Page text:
Top 10 Overlooked “Funniest Screenplays”

Earlier in the week, the Writer’s Guild of America tickled our collective list addiction and dropped their “101 Funniest Screenplays.” If you haven’t taken a look, here you go. Annie Hall took the top spot and a good deal of flack for not being seen as an uproarious laughfest. Though it’s among my all-time favorites, being called “Best Comedy Screenplay” would have been more appropriate than “Funniest”. But don’t forget how strong the jokes are:

Check out some of the surprising omissions after the jump:

10. Lost in Translation – Though the laughs are more subdued than uproarious, it was an interesting exclusion given other “dramas with jokes” like Being There and Sideways showing up. Why isn’t it Santori time?

9. Hairspray – Leaving John Waters off the list for his more extreme entries is no shocker, but not recognizing his most mainstream and accessible film is a bit of a head-scratcher.

HAIRSPRAY, Colleen Fitzpatrick, Debbie Harry, Divine, Ricki Lake, 1988, television studio

8. Sixteen Candles – John Hughes got his share of love on the list, but of the Brat Pack entries Candles is the one with the most non-stop laughs and memorable quotes. Long Duk Dong and other un-PC 80s biproducts certainly mar its reputation today, but how can you deny Farmer Ted?

7. National Lampoon’s Christmas Vacation – Always remembered around this time of year, but often mysteriously forgotten when discussing comedy greatness. Does it get slighted for recognition because it’s stuck in a subgenre that is taken less seriously?

6. Singin’ in the Rain – Musicals are greatly under-represented on the list overall, full stop. Musicals aren’t just songs, people! With the legendary “Make ‘Em Laugh” (which still does), here’s another all-timer shockingly absent.

5. Beetlejuice – Has Tim Burton’s reputation slipped so much that we’ve forgotten his original morbid glee and stylized wit? Though he didn’t contribute to the script, his influence is inextricable from the film’s laughs. However, the script itself provides a range of laughs – character observations, farce, puns – and surprises on repeat viewings.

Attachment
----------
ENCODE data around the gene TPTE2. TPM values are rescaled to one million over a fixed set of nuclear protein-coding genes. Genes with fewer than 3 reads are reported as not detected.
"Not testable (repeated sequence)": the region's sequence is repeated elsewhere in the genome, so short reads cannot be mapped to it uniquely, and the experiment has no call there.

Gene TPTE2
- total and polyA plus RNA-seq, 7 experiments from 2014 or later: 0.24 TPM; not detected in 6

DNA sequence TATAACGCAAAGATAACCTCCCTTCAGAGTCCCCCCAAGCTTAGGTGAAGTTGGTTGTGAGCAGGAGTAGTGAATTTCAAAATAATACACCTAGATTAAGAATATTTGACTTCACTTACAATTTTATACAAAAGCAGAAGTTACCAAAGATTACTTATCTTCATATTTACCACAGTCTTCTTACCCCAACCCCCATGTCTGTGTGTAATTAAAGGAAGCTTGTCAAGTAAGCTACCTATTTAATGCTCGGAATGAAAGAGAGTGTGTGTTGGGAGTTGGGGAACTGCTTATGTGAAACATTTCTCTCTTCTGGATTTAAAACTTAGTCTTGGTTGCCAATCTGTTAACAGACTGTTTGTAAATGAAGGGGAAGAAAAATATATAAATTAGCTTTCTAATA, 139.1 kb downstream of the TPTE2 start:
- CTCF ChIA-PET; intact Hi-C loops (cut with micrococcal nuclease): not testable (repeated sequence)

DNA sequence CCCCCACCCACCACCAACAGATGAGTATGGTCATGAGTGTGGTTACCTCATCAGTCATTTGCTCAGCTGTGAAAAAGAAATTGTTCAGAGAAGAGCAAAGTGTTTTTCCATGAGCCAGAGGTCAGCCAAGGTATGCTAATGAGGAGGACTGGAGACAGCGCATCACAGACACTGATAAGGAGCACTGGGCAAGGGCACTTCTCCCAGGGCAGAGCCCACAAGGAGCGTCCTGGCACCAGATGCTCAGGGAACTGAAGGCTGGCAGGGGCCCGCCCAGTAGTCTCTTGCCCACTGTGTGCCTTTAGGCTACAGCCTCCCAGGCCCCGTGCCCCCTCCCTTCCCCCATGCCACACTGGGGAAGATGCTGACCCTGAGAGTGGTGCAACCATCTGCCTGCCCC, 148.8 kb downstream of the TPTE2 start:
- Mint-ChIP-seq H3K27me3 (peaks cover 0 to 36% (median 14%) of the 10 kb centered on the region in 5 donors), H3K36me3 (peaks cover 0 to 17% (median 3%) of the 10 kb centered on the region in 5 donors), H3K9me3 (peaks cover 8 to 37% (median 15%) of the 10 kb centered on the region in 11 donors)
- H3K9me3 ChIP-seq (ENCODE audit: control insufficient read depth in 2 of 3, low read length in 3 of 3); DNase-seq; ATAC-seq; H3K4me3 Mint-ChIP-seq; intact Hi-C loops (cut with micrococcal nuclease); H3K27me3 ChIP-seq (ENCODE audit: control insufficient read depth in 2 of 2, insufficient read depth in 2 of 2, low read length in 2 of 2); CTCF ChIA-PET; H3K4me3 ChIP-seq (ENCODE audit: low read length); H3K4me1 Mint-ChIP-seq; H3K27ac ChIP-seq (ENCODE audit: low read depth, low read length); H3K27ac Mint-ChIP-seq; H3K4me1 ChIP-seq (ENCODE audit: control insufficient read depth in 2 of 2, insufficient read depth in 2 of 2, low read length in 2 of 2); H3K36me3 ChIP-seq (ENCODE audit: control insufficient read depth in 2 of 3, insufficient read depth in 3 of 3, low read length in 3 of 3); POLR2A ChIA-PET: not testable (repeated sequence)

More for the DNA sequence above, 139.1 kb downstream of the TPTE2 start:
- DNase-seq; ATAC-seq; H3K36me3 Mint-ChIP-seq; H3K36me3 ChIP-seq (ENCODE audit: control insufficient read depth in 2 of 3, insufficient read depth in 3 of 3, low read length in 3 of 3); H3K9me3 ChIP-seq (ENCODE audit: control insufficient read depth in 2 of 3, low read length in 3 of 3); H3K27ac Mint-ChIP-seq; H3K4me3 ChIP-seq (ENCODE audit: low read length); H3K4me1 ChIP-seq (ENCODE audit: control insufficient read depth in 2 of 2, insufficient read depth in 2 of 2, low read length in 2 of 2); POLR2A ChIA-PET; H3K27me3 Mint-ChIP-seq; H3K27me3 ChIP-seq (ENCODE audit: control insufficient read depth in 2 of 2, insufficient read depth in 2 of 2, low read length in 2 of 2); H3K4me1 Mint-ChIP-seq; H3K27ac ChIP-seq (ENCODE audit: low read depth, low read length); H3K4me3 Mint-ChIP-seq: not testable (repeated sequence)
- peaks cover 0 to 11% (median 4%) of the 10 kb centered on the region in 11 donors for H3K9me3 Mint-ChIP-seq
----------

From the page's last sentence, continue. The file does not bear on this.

4. The Birdcage – Screenwriter Elaine May – one of the greatest ever, comedy or otherwise – got utterly shafted here, with none of her work represented. Giving every member of her already on-fire ensemble consistent moments to shine, not to mention collaborating with her comedy partner Mike Nichols, this is foolishly underrated. Not even the original French La Cage aux Folles got in.

3. Private Benjamin – There was a lot of back-patting to the WGA for including female-led comedies such as Mean Girls and Bridesmaids, but the “See! Women are funny!” debate is tired, friends. Here we have not only an Oscar-nominated comedy script and two nominated performers – all too rare for comedies! With the pedigree and the amount of laughs on display, has it just been forgotten?

2. Clue – we’re going to have plenty to say about the film in this space in the month ahead, so we’ll keep it brief. Is it just too much of a cult fascination to merit wide recognition? Either way, its omission is so – fla- fla- FLAMES! On the side of my face!…

marlin and dory and jellyfish

1.Finding NemoSouth Park is the only animated screenplay on the list, suggesting that animated comedies are still undervalued. A screenplay is a screenplay is a screenplay. With plenty of options within the subgenre – Toy Story, Aladdin, even Despicable MeNemo is the standout. An immaculate script otherwise, it delivers laughs both absurd and heartfelt, and gave us more instant catchphrases than equally popular comedies of its era.

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